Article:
Posts from ‘Lincoln’
Fun fact: Most car dealers pay a small amount into a regional advertising fund for each vehicle they sell. That money is spent on ads and promotions tailored to reach would-be car shoppers in a given area. In many cases, manufacturers contribute additional cash to the fund. And, depending on the franchise, some of that money may be spent by the dealer on store-specific ads.
What price luxury? If you were shopping for a new car in 1955, that number was approximately $3000. It was around that dollar amount that the vehicles we might now describe as premium starting kicking in.
Whether you drive a car, need a car, or just occasionally bum a ride with friends, you’ve come to the right place. Join the editors of Consumer Guide Automotive as they break down everything that’s going on in the auto world. New-car reviews, shopping tips, driving green, electric cars, classic cars, and plenty of great guests. This is the Consumer Guide Car Stuff Podcast.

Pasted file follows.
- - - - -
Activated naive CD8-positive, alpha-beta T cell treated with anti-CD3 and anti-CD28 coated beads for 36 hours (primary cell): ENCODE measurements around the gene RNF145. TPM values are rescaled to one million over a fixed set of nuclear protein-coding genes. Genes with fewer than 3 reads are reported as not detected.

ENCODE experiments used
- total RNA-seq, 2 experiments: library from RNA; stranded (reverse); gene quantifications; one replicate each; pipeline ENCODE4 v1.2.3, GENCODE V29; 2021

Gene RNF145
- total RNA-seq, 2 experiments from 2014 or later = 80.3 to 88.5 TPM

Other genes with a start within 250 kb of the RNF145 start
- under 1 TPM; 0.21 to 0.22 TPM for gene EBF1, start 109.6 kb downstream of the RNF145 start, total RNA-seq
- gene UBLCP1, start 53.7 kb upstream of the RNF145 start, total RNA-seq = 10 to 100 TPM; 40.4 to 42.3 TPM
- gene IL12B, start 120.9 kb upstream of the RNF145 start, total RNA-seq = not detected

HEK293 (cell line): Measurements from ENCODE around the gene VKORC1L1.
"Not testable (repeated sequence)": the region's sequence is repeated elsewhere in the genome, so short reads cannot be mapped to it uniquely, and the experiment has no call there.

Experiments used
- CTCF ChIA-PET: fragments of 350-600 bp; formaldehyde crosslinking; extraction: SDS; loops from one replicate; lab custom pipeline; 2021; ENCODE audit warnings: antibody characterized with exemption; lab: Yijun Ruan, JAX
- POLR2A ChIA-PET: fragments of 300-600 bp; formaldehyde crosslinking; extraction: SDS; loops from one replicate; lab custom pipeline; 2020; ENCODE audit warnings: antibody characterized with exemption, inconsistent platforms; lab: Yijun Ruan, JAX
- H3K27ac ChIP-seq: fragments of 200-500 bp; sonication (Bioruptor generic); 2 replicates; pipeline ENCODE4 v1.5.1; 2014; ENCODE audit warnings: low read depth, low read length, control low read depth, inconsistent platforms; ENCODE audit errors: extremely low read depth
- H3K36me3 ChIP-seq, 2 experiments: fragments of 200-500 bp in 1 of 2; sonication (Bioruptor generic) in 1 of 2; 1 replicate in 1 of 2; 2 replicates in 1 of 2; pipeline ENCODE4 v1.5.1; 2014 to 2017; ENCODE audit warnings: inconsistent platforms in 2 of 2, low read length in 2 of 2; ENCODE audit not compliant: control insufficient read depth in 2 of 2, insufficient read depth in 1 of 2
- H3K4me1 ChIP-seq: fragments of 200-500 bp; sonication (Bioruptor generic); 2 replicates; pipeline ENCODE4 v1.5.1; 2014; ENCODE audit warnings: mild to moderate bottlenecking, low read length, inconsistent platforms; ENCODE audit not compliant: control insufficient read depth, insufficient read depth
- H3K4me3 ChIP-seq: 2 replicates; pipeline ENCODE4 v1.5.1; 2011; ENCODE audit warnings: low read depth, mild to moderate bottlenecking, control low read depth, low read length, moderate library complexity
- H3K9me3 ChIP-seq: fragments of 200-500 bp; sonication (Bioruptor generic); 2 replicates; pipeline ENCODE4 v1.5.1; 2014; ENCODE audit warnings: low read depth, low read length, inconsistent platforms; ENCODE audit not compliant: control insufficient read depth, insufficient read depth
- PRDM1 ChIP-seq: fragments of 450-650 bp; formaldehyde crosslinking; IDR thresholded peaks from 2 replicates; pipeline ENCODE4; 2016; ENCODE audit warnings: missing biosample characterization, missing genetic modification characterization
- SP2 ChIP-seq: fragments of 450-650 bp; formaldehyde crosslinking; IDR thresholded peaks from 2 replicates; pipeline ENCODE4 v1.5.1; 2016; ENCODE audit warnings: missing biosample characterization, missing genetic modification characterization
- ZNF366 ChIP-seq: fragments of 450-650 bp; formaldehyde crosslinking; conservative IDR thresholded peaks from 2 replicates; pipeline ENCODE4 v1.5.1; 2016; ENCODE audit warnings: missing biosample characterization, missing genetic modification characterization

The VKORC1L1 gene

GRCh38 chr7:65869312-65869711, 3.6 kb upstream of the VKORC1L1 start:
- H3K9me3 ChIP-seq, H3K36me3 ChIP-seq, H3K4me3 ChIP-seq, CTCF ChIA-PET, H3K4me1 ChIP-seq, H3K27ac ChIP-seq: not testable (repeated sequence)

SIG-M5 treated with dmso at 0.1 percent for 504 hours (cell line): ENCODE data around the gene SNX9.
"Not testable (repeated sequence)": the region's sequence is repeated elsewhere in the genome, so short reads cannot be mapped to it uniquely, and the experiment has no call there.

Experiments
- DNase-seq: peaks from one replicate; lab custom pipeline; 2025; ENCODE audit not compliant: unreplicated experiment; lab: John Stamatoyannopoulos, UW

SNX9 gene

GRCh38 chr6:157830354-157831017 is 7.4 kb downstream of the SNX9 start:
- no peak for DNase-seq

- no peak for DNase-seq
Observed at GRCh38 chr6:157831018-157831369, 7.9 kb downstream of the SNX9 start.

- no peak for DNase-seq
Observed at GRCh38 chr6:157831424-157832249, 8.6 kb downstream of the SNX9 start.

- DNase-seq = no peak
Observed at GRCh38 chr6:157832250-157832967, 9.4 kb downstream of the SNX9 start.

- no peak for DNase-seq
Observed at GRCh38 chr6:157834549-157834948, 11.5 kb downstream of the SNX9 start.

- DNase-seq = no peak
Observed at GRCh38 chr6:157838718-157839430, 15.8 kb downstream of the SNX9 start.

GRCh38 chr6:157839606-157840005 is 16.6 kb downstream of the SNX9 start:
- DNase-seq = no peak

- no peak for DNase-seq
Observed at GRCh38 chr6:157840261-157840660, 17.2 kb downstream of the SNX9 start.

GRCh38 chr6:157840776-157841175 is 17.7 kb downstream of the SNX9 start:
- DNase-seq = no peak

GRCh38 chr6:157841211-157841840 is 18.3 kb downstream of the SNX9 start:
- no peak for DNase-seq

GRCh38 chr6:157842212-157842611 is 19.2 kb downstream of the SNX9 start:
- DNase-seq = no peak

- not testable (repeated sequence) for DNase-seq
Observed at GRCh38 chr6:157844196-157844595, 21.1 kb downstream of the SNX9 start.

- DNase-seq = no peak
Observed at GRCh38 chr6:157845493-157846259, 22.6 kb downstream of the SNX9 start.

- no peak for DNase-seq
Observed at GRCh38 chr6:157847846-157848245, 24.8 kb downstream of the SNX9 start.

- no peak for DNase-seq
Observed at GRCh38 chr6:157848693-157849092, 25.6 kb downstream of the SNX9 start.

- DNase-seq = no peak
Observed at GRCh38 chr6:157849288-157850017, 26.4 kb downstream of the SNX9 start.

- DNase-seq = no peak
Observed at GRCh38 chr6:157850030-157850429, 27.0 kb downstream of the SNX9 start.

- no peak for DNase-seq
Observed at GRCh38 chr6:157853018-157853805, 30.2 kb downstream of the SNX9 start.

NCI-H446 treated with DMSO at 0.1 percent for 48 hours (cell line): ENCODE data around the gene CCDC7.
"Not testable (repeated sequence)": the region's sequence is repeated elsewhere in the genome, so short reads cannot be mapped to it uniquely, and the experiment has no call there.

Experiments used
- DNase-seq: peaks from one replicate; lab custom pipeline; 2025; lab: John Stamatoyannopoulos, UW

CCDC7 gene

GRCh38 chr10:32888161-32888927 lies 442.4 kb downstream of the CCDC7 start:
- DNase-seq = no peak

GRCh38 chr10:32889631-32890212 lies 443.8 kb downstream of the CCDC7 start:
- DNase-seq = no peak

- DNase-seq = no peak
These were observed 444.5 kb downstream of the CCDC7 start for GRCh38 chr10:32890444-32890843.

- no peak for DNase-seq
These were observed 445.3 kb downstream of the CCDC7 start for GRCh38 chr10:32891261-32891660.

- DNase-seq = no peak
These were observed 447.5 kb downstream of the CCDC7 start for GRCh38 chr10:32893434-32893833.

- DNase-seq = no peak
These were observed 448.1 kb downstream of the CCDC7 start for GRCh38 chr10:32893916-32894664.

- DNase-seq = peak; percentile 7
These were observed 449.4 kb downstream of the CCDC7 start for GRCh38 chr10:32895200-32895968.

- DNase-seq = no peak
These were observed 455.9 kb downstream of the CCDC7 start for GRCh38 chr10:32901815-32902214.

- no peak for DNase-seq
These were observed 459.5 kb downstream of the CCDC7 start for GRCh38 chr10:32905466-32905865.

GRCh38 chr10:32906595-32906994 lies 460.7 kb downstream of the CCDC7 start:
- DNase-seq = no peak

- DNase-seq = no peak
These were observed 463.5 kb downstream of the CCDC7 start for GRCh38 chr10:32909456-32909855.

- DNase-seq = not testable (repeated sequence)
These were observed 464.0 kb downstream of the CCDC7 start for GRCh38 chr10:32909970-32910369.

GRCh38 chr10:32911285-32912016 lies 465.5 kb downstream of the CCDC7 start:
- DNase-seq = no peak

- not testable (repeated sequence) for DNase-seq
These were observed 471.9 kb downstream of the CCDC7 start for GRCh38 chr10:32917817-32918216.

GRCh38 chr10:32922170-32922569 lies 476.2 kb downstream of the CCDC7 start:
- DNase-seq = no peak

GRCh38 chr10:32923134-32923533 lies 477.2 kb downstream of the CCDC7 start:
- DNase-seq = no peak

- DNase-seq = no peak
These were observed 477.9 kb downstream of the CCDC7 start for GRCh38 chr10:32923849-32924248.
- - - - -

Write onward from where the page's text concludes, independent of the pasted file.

It saddens us to say it, but the luxury coupe is all but dead. While BMW and Mercedes-Benz still sell a few midsize and large 2-door cars, Cadillac and Lincoln do not. Lexus does sell the impressive LC, but that car is expensive, and it’s really more of a sports car than a luxury coupe in the sense we’re discussing here.
According to Investopedia.com, co-branding is “… a marketing strategy that utilizes multiple brand names on a good or service as part of a strategic alliance. Also known as a brand partnership, co-branding (or “cobranding”) encompasses several different types of branding collaborations, typically involving the brands of at least two companies.”
Let’s get one thing straight right away: The Chevrolet Monte Carlo WAS a personal-luxury car. I have received at least a dozen emails and instant messages on this issue, mostly from car guys who insist that a personal-luxury car must come from a luxury brand. Not the case. For anyone who would like to spend time learning about the origins of the term, Wikipedia has a nice entry on the topic.